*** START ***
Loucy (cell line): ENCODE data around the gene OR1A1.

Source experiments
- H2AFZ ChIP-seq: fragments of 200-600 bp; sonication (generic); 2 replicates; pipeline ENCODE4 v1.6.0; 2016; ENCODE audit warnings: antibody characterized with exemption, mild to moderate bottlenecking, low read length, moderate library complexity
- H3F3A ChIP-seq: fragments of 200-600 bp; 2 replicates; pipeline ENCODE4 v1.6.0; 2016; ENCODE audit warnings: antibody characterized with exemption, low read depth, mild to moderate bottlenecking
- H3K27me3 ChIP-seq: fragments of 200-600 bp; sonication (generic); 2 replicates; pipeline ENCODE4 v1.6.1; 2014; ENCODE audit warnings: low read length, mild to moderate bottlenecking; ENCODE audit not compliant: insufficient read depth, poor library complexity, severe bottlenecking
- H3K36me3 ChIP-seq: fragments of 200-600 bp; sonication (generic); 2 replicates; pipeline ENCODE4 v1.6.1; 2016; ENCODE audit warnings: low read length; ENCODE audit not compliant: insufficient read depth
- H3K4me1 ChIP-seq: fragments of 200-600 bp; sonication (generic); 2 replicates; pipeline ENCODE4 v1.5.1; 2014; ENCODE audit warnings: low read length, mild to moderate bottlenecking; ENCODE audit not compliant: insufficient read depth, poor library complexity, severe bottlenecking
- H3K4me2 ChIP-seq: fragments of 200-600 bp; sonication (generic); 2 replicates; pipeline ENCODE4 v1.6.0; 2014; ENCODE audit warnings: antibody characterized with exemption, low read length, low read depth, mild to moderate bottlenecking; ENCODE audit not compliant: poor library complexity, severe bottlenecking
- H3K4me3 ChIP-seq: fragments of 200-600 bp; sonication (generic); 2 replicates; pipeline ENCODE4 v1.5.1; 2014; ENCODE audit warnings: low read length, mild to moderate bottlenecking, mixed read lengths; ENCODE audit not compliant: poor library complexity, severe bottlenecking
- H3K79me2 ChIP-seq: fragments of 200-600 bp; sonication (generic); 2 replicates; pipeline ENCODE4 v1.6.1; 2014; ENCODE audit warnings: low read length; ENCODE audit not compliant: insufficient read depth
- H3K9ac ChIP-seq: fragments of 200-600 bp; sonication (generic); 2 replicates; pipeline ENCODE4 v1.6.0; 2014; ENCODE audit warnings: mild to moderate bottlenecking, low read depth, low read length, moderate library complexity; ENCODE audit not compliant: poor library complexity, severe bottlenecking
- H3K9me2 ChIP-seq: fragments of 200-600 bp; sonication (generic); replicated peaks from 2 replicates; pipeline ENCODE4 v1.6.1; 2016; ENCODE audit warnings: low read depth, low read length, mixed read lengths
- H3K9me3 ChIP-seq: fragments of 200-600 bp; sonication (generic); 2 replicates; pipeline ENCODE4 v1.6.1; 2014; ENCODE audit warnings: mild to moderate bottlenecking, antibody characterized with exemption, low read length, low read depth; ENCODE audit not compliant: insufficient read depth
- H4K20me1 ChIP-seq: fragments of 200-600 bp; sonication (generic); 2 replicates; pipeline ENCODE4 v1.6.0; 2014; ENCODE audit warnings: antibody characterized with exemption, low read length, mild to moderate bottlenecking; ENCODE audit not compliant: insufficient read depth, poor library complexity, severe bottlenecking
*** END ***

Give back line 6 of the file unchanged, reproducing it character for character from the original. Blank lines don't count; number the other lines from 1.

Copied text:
- H3K36me3 ChIP-seq: fragments of 200-600 bp; sonication (generic); 2 replicates; pipeline ENCODE4 v1.6.1; 2016; ENCODE audit warnings: low read length; ENCODE audit not compliant: insufficient read depth